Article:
Boycott hit by a wave of collaborations


The director of the Academic Study Group on Israel and the Middle East said this week that the enthusiastic take-up by British academics of his seminars in Israel gave the lie to the belief that there was strong support for an academic boycott.

John Levy, who is sending five working groups to Israel this year, said: “We are sponsoring intimate encounters between Israeli academics and their UK counterparts.

“In October, we are running a seminar on fetal stress in Jerusalem and there will be four research teams attending, from Imperial College, Edinburgh, Southampton and Guy’s Hospital, together with academics from other parts of Europe. There is tremendous interest in this subject, and if there were more places, we could easily fill them.”

Almost all the participants, Mr Levy said, were first-time visitors to Israel. “It reflects the total lack of interest in the University and College Union boycott by most academics. The political debate is totally tangential and the feedback has been extremely positive.”

Mr Levy’s views were echoed two weeks ago in London when more than 170 scientists and researchers took part in a conference on systems biology, hosted by University College London and organised with Weizmann UK and the Weizmann Institute in Rehovot. Leading scientists from Cambridge, Manchester, Imperial College, Edinburgh and the European Bioinformatics Institute in Cambridge joined their counterparts from Israel at UCL, whose Professor Benjamin Chain was co-host with Professor Tony Futerman from the Weizmann.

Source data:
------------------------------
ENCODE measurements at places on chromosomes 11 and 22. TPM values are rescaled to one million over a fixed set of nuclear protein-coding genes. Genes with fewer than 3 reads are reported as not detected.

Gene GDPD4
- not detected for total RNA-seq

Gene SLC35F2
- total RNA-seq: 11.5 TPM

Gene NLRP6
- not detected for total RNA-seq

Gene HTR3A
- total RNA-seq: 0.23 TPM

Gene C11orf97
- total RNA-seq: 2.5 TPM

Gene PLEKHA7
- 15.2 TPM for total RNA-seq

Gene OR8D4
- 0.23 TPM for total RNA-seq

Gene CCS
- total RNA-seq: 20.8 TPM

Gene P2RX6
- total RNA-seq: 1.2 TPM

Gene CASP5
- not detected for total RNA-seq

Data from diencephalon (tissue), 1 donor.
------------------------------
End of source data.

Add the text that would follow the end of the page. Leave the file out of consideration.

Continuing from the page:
At a dinner held at the Science Museum on the first evening of the conference, Lord Sainsbury, the former Science Minister, praised this example of international scientific collaboration.

“Scientists talking is an entirely global enterprise,” he said. “More than half of all scientific articles are co-authored today, and a third of these are internationally co-authored. I would very much like to see a formal link between Weizmann and one of our world-class universities.”

Lord Mitchell, Weizmann UK chairman, told guests that the success of the joint conference showed those pursuing an academic boycott of Israel “how outrageous and irrelevant their proposed boycott is. We at Weizmann UK will fight the proposed boycott with the weapon of example”.

Last week Professor Ada Yonath of Weizmann became the first woman Israeli scientist to be honoured by Oxford University at this year’s Encaenia ceremony. 

Roger Lyons, chairman of the Trade Union Friends of Israel, condemned as “blatantly one-sided” a report from the Irish Congress of Trade Unions reaffirming its call for a boycott of Israel.

Mr Lyons said the report “fails to note the renewed political negotiations and the positive co-operation between Israeli and Palestinian trade unions.  Following the recent truce in Gaza, isn’t it time that the ICTU now calls a truce on its divisive and misguided approach to the Middle East?”

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